Along Iron Springs Road in Fairfield, PA, are the remains of two endeavors of Thaddeus Stevens -- his Maria Iron works and the so-called Tapeworm Railroad. Next to the railroad that runs alongside the road are the vegetation covered remains of the furnace stack of Stevens’s Maria Furnace that operated from 1826 to 1837. Further down the road is a stone viaduct, which was part of a railroad that Stevens tried to have the state build in the 1830s. The railroad, which  would have connected Gettysburg to western Maryland, was abandoned after Stevens lost political power in 1838. 

The furnace stack is badly in need of a clean up and perhaps signage telling visitors what it is. It also needs a historic easement to protect it from future development. The massive viaduct is no danger of being eliminated, but  it could use some signage. Fortunately, the owner of the property in front of the viaduct is willing to work with us. 

Tuesday, January 26, 2021

Thaddeus Stevens Chronicles 2

 Thaddeus Stevens and Abraham Lincoln: partners in liberation

February 2021

By Ross Hetrick

One of the great ironies of history is that Thaddeus Stevens is often portrayed as an adversary of Abraham Lincoln, but actually Stevens laid the groundwork for Lincoln's greatest achievements and then protected them after he was assassinated.

When Lincoln took office in 1861, he did not intend to free the slaves, even though he was against its further spread into the U.S. territories -- a position that was still  unacceptable to southern leaders. But a group of congressmen, led by Thaddeus Stevens, from the beginning of the war insisted that Lincoln use his war powers to free the slaves to weaken the Confederacy's ability to fight.  Lincoln  resisted this action until September 1862 and then issued the Emancipation Proclamation, which freed slaves in the Confederacy, but left others in bondage in the four slave states that remained in the Union.

Thaddeus Stevens then took the next step in 1864 and introduced a Constitutional Amendment that would outlaw slavery throughout the United States. This effort got a major boost when Lincoln supported it in early 1865 and the amendment was approved as the Civil War was ending.

This was a pattern that would repeat itself on a number of issues such as the use of black soldiers and giving the vote to freed slaves. Stevens would take an early position, public opinion would warm up to it and then Lincoln would push it to completion.

The interaction of Stevens and Lincoln was best summed up by Alexander K. McClure, a Pennsylvania newspaper editor and politician during and after the Civil War.

"Strange as it may seem, these two great characters, ever in conflict and yet ever battling for the same great cause, rendered invaluable service to each other, and unitedly rendered incalculable service in saving the Republic," McClure wrote. "Had Stevens not declared for the abolition of slavery as soon as the war began and pressed it in and out of season, Lincoln could not have issued his Emancipation Proclamation as early as September 1862. Stevens was ever clearing the underbrush and preparing the soil. While Lincoln followed to sow the seeds that were to ripen in a regenerated union."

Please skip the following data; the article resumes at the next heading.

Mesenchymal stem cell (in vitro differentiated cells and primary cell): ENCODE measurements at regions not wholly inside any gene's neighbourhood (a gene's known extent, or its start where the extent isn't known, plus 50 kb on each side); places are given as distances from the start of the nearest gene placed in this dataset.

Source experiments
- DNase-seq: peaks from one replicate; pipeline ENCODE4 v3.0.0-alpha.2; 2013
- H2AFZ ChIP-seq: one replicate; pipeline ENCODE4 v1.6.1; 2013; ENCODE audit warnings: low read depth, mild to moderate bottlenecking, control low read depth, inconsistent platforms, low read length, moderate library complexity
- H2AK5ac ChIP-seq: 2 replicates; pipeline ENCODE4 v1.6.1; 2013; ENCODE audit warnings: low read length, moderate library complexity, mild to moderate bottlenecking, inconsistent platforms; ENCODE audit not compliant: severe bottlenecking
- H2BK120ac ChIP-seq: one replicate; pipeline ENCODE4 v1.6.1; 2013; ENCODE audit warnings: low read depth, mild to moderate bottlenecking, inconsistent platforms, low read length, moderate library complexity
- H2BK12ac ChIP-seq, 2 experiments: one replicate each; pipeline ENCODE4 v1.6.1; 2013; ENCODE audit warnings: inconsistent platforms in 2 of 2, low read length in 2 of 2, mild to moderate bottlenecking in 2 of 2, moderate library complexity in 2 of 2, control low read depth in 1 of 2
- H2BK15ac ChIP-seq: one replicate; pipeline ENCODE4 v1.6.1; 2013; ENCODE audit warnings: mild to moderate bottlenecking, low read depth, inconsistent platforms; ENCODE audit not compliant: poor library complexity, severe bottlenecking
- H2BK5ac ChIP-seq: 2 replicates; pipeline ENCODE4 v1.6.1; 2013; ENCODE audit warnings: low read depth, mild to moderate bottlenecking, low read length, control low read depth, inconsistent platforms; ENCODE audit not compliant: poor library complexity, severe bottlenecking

Stevens played an even more critical role after Lincoln's assassination. His successor, President Andrew Johnson, was very willing to leave the freed slaves to the tender mercies of their former masters, who sought to re-enslave them with the Black Codes that would have made them convict labor. 

But Stevens was able to prevent this by barring ex-Confederates from entering Congress. He was then able to have military control imposed on the south to protect the freed slaves. This was followed by his greatest achievement: the 14th Amendment, which codified that all persons are to be treated equally under the law.

Gettysburg is unique in having close historic relations with both Stevens and Lincoln. The town is known worldwide for being the location of Lincoln's famous address that summed up American ideals. And while Stevens's connection is less well known, it is actually deeper.

Stevens lived in Gettysburg from 1816 to 1842 and during that time he was a prominent attorney, served on borough council, represented Adams County in the Pennsylvania legislature and participated in the Underground Railroad. Before he moved to Lancaster in 1842, he helped to establish Gettysburg College, saved the state's public education system and started Caledonia iron works, which is now Caledonia state park close to Chambersburg.

Over the years, Lincoln's presence in Gettysburg grew and grew while Stevens's faded nearly to nonexistence. But Stevens has been making a come back in recent decades and the time has come to celebrate the remarkable partnership between Lincoln and Stevens that crushed slavery and began the struggle towards an equal society. 

Ross Hetrick is president of the Thaddeus Stevens Society, which is dedicated to promoting Stevens's important legacy. More information about the Great Commoner can be found at the society's web page: